Researchers share advice on forage
Certain weeds cause health problems for pregnant cows
By MATTHEW WEAVER
Researchers will demonstrate ways to entice pregnant cattle away from plants like lupine and reduce weeds at a range renovation meeting.
The Washington State University Lincoln, Adams and Spokane county extensions will host a range renovation plot viewing from 3 to 5 p.m. June 7.
The free event starts at one of the plot locations on the Nave pasture four miles north of Washtucna, Wash., on Hasse Road.
Plots with a mix of native range grasses will be compared to those introducing forages like desert and crested wheat grass, Russian wild rye and forage kochia, which is different from the annual weed kochia.
The USDA Agricultural Research Service's Poisonous Plant Research Laboratory in Logan, Utah, initiated the plots with the Forage and Range research center, also in Logan.
They are studying how to move cattle away from consumption of lupine in order to control crooked calf disease, which causes birth defects in pregnant cows when they eat too much lupine. Another goal is combat the weed medusahead rye.
In 1997, a crooked calf outbreak was nearly "catastrophic," said Kip Panter, research leader at the lab. Panter said the crooked calf is improving as ranchers become aware of the risks, but the disease moves in cycles due to lupine populations and weather patterns. Panter said he wouldn't recommend eradicating the lupine, which draws moisture from lower profiles and provides high protein levels.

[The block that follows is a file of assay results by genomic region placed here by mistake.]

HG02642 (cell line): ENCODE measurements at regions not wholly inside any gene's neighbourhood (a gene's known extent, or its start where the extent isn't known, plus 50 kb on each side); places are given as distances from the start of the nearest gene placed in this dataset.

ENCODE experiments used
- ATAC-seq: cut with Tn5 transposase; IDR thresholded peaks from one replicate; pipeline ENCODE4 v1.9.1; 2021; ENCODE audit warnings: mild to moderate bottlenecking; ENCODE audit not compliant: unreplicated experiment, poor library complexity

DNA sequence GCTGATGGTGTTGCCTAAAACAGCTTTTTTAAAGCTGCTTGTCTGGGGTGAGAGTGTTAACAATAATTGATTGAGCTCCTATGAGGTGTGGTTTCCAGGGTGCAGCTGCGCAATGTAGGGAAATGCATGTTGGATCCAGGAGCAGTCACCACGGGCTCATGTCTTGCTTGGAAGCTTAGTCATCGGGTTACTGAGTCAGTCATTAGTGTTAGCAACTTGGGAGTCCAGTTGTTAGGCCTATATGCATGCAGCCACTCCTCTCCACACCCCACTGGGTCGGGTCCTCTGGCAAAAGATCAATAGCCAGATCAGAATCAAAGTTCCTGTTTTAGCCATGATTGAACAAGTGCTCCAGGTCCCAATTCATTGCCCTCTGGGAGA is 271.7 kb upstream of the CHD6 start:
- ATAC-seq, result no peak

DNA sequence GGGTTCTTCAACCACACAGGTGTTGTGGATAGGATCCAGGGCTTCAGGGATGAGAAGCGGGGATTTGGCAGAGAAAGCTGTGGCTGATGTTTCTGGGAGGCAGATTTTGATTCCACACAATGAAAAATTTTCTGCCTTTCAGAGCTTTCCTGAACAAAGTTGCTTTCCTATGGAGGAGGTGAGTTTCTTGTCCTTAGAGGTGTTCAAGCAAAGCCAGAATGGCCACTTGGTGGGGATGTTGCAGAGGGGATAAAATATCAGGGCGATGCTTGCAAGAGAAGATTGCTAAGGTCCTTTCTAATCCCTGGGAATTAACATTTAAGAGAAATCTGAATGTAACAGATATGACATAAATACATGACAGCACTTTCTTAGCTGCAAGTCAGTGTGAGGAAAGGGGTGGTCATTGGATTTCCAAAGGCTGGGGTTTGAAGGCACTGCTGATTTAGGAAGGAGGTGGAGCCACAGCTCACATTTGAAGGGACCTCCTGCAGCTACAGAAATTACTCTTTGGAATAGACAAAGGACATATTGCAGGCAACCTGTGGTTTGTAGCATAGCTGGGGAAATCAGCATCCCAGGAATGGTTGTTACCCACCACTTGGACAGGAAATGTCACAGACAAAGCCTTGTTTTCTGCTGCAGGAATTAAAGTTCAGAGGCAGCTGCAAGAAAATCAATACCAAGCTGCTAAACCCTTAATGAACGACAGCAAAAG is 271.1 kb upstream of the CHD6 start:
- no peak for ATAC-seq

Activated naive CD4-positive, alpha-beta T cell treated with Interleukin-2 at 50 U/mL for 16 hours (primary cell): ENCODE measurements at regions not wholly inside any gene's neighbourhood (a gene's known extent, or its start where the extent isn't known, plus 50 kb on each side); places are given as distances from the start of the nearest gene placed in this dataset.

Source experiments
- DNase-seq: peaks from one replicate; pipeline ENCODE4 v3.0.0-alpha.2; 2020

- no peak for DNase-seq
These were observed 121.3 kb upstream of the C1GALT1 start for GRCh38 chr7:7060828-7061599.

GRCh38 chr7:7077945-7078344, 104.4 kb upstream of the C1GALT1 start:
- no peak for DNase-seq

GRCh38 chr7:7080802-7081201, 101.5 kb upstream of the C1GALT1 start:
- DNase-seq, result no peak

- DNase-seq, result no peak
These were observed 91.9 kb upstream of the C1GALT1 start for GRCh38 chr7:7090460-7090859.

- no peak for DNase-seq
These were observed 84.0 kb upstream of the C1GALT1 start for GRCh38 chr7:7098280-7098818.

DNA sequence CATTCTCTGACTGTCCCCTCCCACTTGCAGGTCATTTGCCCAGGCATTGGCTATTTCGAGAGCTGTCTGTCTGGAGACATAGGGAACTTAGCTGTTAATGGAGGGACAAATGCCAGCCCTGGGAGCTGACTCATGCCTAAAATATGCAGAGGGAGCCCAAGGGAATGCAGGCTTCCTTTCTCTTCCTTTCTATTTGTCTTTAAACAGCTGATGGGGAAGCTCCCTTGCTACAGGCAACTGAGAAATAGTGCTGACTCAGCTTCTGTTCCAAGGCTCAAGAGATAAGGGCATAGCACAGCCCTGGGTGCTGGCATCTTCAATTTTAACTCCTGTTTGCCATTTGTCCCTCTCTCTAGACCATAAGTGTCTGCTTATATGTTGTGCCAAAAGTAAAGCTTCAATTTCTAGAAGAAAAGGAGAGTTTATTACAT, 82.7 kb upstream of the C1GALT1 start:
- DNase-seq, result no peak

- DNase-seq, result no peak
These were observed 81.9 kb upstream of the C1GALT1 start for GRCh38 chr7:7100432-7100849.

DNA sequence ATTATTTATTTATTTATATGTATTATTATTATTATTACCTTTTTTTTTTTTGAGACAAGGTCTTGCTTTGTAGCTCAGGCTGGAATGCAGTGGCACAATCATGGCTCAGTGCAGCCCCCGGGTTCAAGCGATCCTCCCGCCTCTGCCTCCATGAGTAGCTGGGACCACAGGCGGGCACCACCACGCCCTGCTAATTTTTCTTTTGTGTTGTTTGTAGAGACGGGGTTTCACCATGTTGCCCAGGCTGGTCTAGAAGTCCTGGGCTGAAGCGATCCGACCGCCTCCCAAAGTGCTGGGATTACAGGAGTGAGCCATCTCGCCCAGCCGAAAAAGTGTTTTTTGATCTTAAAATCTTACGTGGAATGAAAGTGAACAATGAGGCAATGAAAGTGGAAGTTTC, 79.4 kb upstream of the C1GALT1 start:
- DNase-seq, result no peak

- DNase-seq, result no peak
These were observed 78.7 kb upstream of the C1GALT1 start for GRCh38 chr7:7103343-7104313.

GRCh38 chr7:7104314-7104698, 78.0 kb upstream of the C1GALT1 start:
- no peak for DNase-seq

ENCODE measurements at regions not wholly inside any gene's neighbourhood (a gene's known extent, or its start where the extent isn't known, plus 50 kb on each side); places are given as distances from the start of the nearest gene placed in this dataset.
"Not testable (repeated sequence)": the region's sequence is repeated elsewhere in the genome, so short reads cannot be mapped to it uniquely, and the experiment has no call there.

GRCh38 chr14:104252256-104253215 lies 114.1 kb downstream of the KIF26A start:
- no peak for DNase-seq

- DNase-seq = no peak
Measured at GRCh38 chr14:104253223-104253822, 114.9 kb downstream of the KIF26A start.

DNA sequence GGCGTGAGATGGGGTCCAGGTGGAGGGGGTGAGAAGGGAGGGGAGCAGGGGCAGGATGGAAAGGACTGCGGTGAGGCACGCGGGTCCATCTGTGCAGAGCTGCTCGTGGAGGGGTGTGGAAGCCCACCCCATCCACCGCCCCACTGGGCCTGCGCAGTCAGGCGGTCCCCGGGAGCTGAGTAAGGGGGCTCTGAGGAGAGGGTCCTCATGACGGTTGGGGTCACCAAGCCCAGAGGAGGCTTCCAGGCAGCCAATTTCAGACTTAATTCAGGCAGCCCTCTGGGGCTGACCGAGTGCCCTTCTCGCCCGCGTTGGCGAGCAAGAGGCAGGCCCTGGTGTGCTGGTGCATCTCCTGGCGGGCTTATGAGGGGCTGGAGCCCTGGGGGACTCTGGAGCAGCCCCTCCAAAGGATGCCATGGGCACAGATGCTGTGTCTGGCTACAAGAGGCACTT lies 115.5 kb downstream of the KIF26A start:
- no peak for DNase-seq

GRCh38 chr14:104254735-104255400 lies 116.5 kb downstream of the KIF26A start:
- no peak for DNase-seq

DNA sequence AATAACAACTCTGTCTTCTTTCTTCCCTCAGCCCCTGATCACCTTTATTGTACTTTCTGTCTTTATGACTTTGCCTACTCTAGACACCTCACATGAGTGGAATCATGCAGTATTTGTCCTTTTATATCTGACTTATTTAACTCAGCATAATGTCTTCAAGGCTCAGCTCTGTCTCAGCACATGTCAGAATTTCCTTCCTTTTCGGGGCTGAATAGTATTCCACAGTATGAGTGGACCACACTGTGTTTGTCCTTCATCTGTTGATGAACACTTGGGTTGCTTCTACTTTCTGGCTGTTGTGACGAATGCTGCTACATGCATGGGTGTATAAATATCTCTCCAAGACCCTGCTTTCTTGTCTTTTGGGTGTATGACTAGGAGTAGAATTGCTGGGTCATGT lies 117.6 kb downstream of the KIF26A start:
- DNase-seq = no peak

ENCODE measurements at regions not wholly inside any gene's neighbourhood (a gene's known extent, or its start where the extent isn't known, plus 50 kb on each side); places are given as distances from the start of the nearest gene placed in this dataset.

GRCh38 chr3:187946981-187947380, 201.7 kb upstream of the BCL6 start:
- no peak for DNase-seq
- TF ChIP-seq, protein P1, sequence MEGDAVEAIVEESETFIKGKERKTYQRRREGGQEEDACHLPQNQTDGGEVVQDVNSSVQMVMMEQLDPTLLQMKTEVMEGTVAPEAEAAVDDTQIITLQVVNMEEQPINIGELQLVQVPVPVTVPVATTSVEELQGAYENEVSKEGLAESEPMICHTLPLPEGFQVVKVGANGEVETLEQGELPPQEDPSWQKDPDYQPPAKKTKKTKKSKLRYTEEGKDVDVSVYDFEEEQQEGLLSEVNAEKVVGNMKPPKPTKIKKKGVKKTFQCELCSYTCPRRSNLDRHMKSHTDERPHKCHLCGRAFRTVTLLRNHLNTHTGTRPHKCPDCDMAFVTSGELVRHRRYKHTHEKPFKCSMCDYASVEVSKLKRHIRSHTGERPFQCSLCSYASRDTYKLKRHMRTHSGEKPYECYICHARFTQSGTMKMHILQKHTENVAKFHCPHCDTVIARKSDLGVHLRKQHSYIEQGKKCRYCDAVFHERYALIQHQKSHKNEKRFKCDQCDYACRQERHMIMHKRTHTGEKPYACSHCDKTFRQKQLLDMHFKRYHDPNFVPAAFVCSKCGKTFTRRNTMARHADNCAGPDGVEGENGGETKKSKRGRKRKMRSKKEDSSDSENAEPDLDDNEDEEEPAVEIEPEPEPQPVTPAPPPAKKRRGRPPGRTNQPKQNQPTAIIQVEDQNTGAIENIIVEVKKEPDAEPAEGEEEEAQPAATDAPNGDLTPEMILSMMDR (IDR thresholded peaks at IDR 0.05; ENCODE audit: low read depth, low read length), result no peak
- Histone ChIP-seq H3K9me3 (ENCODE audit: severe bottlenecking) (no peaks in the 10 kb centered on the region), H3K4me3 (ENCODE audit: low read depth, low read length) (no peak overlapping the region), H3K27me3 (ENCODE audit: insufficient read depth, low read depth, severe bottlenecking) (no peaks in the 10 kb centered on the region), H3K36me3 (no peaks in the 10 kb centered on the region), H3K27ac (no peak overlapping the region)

"The problem is you've got to keep the cows away from it during that sensitive stage of gestation during pregnancy," he said, noting that period is 40 to 100 days into the pregnancy.
Another option is to have pregnant cows on safe pastures. Other animals do well with lupine as long as they're not pregnant, Panter said.
Panter and Tom Platt, WSU extension educator in Davenport, Wash., both say there are currently risks associated with ranchers possibly planting the new forage plants.
Platt advised farmers be prepared to ask what equipment and steps are required and the potential cost.
"It's expensive," he said. "It's like buying your ground again, almost."
More research is needed to determine good selections for the land, Panter said, noting the trial is only in its first year.
"At some point in time, we hope this might change the whole dynamics of these guys up there with grazing," he said. "Our purpose is to hope the livestock industry be more productive and lose less animals."
For more information, call Platt at 509-725-4171.